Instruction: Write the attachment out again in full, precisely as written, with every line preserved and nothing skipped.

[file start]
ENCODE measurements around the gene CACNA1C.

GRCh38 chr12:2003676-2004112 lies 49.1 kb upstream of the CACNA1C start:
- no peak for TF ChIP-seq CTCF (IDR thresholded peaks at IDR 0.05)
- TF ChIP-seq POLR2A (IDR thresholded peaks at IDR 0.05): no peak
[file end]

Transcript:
ENCODE measurements around the gene CACNA1C.

GRCh38 chr12:2003676-2004112 lies 49.1 kb upstream of the CACNA1C start:
- no peak for TF ChIP-seq CTCF (IDR thresholded peaks at IDR 0.05)
- TF ChIP-seq POLR2A (IDR thresholded peaks at IDR 0.05): no peak